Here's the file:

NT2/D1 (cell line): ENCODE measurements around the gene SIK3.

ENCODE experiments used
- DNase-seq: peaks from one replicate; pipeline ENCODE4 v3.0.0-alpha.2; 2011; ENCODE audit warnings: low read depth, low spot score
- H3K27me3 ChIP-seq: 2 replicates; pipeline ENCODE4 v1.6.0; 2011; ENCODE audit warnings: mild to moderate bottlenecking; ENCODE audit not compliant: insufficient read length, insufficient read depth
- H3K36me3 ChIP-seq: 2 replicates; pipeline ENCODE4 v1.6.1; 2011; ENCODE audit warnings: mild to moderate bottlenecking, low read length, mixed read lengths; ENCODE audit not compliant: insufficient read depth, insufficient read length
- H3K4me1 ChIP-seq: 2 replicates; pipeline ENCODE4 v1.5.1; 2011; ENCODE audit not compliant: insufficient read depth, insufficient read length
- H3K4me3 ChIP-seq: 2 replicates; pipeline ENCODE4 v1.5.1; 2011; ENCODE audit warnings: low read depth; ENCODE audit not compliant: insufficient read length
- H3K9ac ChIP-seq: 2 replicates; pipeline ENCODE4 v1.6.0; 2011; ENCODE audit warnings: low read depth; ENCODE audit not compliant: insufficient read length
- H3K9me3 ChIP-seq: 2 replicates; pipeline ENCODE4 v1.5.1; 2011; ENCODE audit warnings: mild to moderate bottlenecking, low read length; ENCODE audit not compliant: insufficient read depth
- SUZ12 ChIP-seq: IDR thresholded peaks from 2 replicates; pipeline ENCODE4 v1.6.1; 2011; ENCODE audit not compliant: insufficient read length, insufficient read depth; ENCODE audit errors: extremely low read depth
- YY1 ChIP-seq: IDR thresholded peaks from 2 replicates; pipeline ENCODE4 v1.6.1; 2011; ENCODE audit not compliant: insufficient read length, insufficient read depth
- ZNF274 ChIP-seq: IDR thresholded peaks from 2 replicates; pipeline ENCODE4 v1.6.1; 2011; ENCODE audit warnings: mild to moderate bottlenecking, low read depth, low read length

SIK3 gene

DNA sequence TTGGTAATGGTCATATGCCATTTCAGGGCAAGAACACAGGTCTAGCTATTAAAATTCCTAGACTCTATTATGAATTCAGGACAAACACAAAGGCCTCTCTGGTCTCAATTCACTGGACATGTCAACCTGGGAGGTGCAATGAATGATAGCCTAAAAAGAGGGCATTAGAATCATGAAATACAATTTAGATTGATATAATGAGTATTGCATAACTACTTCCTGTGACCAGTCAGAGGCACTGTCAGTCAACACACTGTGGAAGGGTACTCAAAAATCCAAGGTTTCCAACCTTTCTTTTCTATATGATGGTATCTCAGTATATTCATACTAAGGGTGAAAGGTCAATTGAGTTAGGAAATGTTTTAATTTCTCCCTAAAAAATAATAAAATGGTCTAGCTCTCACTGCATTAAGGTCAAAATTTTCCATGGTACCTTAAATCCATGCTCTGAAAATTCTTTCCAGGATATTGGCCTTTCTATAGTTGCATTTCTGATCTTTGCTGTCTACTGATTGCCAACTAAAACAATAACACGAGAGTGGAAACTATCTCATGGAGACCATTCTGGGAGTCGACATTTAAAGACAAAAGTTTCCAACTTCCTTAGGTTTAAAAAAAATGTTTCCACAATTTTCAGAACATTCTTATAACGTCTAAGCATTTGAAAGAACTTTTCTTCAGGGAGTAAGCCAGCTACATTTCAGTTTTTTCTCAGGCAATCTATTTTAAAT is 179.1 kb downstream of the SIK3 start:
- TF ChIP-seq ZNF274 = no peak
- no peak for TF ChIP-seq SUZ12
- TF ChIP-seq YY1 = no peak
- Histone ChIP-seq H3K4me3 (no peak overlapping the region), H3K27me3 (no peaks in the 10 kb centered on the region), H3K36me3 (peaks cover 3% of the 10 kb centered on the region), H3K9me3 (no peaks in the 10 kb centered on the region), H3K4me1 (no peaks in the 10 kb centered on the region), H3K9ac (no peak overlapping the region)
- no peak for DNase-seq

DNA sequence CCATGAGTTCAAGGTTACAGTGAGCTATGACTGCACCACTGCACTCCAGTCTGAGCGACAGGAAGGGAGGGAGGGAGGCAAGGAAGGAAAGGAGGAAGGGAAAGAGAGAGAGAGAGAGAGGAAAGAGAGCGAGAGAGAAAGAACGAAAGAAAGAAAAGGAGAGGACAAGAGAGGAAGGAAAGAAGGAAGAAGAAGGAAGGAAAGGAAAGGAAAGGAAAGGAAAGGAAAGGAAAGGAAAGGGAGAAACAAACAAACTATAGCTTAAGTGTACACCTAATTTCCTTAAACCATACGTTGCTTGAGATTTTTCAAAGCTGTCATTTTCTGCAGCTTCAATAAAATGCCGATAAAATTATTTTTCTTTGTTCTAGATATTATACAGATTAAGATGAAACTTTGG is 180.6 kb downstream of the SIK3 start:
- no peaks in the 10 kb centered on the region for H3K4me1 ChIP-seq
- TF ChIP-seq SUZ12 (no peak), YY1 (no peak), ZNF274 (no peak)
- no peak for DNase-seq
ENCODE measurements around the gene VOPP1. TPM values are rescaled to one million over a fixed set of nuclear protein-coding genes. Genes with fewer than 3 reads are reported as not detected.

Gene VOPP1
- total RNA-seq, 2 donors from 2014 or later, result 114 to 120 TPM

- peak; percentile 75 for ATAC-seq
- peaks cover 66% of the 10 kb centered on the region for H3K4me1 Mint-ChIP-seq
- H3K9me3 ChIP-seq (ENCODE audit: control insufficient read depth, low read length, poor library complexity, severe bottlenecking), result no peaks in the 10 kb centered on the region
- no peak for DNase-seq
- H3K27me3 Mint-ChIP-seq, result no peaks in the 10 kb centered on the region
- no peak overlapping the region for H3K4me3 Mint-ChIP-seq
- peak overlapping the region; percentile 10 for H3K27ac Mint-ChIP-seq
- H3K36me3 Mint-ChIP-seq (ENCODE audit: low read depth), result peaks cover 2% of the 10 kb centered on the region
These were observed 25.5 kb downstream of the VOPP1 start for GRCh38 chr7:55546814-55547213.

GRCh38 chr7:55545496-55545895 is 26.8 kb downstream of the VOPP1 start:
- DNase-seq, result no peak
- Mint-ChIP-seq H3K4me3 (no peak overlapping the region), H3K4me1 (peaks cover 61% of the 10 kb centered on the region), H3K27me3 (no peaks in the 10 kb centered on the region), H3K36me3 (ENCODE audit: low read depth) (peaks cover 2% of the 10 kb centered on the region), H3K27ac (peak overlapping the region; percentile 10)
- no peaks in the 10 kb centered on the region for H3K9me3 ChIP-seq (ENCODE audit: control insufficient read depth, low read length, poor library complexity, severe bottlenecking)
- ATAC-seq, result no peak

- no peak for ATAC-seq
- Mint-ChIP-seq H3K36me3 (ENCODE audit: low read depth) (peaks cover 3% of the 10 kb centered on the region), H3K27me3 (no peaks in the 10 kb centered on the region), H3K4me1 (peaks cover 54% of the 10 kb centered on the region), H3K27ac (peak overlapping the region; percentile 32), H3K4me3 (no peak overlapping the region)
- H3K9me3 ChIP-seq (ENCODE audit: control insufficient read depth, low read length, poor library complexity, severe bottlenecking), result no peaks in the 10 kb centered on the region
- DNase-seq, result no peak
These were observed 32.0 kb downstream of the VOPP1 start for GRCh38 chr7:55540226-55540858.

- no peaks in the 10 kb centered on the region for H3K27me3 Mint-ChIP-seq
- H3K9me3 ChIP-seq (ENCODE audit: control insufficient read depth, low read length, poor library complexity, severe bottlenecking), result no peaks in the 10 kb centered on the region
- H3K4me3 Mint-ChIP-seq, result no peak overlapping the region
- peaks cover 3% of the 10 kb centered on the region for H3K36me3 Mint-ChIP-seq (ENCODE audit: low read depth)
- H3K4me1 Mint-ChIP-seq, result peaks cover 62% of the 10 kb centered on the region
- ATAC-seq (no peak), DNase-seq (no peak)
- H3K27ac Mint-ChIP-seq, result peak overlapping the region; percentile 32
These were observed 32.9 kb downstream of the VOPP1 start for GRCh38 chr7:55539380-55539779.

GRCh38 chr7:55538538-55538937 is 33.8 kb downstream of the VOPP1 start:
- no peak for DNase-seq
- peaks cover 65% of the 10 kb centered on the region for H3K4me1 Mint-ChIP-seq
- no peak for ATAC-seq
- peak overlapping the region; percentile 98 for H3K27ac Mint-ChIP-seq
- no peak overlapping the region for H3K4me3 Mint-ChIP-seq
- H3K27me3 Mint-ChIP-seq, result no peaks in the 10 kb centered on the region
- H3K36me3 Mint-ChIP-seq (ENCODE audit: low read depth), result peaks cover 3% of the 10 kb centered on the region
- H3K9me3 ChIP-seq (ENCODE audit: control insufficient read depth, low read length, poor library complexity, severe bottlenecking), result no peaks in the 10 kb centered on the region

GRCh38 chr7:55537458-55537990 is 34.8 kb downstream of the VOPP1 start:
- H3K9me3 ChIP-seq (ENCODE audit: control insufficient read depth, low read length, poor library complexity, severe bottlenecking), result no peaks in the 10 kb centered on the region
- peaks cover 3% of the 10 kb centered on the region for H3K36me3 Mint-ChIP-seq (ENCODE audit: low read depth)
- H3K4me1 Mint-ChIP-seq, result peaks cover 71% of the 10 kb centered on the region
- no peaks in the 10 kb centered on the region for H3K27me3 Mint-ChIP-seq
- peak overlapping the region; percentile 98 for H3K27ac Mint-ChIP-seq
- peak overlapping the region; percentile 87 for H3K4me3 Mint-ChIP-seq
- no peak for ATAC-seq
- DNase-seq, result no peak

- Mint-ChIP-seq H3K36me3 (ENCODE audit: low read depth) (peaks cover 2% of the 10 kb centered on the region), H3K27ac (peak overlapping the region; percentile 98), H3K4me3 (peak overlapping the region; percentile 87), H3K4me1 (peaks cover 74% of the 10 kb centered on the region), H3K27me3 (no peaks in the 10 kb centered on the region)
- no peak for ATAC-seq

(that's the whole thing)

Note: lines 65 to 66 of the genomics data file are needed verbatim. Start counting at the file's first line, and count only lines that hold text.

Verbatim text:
- peaks cover 3% of the 10 kb centered on the region for H3K36me3 Mint-ChIP-seq (ENCODE audit: low read depth)
- H3K4me1 Mint-ChIP-seq, result peaks cover 71% of the 10 kb centered on the region